Latest update: September 15th, 2013
Terrorist attack in Toulouse….Gunman kills children in Newtown, Connecticut…Bombs continue to fall in Southern Israel…Child abducted in Brooklyn…
The news abounds with frightening and catastrophic events from which it is increasingly hard to insulate our children. Should we continue to try to protect our children from an awareness of such misfortune? If we have to resign ourselves to their finding out, how do we help them process such information without causing undue distress and worry?
The New Culture of Childhood
Until recent times, childhood was characterized by innocence and naiveté. The adult world largely controlled what information children were made aware of. If deemed too scary, parents and teachers could decide to insulate children from an awareness of that which is potentially destabilizing. Even if a child needed to be told, the adults filtered the information and couched it in terms that ensured the preservation of safety and sensibility.
With the onset of the internet and its easily accessible information and graphic imagery, children are now more directly exposed to many of the painful realities of life without the intermediary role of an adult who can control or contain that cognitive and visual assault. As a result, the whole culture of childhood has changed. Not only do children find out all news and events, no matter how horrific, but they feel entitled to know as well. It is no longer in their psyche that there are occurrences and situations in life that only adults are privy too. They find out and demand to know as well.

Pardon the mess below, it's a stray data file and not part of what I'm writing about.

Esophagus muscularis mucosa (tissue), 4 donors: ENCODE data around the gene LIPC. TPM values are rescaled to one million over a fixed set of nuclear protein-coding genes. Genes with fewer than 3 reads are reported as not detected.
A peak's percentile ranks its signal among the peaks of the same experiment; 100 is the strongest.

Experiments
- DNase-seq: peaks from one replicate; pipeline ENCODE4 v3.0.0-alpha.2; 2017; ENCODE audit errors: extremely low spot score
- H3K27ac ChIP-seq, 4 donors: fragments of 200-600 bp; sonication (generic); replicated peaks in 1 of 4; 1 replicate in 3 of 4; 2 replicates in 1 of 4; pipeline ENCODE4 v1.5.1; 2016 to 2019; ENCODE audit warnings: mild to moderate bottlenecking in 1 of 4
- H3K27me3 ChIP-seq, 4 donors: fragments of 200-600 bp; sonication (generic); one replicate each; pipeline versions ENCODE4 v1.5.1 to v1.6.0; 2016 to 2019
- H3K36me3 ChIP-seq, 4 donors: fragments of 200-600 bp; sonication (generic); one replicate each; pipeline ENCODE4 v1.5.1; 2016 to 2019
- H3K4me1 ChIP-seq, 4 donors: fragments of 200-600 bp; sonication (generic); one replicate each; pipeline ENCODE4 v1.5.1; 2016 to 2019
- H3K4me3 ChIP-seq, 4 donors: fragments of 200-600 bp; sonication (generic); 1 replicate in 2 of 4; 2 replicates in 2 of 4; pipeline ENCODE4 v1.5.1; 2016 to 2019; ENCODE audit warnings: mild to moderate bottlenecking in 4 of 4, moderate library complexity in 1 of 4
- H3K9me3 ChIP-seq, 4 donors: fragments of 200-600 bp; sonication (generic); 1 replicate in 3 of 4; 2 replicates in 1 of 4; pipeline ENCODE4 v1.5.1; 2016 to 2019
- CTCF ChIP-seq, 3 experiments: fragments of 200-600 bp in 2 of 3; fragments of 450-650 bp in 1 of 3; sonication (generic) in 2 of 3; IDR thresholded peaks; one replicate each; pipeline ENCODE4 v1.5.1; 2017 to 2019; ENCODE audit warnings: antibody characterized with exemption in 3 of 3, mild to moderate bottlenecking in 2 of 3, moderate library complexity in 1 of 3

This change has even permeated communities that are more stringent in the accessibility to television and the computer. It is no secret that prevailing tendencies and influences of society infiltrate even the most pristine and segregated communities. Feedback from teachers and child care professionals from the most parochial and segregated communities reflect a savviness and awareness among children that is unprecedented.
Our role as parents and teachers is no longer that of the provider of information or the primary protector of what our children are exposed to. For better or worse, we have been relegated to a more secondary role of clarifying that which our children have seen or heard and rectifying misconceptions. Even when we are the initial source of information, we are oftentimes in the begrudging position of having to share more facts and details than we’d prefer on the basis of an awareness that our children will find out nonetheless – and they are better off learning from us.